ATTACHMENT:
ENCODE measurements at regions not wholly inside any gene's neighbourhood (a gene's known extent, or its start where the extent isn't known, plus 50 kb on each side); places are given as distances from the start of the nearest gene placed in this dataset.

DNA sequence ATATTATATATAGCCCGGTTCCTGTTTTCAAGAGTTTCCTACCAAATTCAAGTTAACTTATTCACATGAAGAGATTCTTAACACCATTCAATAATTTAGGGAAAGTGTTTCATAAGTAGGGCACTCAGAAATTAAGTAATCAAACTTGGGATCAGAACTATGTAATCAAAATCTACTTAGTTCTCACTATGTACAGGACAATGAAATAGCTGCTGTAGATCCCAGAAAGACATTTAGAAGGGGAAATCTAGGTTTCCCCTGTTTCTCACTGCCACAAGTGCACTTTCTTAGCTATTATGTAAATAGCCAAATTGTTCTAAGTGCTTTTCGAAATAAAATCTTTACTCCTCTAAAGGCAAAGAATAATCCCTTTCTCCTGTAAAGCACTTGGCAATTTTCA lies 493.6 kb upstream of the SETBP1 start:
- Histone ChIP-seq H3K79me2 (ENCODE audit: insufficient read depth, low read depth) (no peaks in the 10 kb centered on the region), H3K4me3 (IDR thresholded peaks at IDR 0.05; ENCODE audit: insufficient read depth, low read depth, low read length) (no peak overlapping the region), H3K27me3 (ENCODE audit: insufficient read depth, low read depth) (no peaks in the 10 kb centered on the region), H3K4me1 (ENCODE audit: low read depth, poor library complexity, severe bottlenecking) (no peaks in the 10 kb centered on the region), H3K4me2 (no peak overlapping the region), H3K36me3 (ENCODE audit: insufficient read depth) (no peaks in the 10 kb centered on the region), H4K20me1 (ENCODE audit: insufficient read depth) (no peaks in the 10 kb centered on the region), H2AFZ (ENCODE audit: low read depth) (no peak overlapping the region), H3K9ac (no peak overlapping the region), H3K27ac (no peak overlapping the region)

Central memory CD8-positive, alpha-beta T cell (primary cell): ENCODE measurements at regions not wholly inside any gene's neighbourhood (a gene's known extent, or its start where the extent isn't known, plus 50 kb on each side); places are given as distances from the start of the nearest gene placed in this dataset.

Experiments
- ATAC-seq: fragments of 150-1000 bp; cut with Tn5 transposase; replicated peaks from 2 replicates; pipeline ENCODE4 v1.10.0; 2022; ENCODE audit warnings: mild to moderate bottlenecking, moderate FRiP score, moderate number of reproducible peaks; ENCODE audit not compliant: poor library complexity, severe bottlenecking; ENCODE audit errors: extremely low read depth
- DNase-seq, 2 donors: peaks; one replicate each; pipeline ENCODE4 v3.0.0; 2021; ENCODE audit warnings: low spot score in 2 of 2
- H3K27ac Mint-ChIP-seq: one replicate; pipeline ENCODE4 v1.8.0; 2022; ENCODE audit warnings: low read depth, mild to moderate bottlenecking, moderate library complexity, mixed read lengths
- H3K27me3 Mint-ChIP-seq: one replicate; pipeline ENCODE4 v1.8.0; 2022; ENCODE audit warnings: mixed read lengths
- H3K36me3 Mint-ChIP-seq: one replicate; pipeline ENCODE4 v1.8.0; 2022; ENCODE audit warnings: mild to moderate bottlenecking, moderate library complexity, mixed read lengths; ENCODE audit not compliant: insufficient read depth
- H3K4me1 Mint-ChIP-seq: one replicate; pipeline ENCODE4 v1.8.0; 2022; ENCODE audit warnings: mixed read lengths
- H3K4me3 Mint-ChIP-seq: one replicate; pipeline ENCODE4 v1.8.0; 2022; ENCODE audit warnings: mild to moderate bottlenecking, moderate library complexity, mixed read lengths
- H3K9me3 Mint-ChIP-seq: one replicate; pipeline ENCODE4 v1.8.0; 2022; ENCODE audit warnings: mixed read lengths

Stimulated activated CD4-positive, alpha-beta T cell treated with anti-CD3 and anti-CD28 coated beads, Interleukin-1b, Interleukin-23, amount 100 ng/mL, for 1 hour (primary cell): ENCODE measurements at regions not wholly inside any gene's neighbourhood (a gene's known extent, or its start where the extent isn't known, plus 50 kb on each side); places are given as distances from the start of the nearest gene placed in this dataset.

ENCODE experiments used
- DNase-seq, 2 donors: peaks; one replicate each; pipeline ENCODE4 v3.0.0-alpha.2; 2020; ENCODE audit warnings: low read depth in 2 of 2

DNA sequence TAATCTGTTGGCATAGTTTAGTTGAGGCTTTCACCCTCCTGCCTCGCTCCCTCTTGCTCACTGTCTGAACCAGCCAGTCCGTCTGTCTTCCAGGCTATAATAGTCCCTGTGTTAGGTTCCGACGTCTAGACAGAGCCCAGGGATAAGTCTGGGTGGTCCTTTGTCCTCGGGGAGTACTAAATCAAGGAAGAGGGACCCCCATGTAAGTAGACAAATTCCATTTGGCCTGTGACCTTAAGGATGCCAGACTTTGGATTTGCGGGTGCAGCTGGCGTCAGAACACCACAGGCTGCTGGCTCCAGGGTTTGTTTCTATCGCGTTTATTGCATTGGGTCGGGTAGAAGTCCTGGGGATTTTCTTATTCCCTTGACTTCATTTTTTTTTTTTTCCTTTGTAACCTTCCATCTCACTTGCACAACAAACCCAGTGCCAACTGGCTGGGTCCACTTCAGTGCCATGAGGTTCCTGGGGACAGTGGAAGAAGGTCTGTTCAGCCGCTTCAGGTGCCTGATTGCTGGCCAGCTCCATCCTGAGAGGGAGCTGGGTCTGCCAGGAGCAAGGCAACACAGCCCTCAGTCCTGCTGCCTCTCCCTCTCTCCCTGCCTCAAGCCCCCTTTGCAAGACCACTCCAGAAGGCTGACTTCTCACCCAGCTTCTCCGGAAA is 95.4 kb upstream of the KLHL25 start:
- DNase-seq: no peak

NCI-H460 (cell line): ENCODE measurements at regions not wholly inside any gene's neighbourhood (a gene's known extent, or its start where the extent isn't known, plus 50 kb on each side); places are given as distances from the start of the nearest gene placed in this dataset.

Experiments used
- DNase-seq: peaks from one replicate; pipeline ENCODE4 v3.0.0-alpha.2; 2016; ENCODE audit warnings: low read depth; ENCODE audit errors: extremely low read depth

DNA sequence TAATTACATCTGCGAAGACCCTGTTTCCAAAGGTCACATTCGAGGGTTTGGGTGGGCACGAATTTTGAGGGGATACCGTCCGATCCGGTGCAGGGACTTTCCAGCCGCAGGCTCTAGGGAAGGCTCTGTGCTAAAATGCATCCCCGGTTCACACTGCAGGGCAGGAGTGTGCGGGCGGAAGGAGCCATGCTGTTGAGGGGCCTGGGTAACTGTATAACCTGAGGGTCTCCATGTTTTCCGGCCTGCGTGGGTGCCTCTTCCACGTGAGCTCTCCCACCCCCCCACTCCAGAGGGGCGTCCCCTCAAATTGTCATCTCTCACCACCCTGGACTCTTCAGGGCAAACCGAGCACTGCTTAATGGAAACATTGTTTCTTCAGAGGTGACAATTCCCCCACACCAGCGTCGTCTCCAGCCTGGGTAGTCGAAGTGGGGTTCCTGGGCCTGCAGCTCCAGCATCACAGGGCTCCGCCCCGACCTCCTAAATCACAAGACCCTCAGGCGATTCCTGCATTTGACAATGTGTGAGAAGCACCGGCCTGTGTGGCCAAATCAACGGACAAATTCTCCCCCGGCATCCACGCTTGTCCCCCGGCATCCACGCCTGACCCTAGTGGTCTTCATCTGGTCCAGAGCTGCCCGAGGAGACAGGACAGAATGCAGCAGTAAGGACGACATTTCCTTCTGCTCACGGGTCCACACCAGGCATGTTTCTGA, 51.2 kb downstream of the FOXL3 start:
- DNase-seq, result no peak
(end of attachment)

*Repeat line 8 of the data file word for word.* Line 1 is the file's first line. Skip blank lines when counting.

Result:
- H3K27ac Mint-ChIP-seq: one replicate; pipeline ENCODE4 v1.8.0; 2022; ENCODE audit warnings: low read depth, mild to moderate bottlenecking, moderate library complexity, mixed read lengths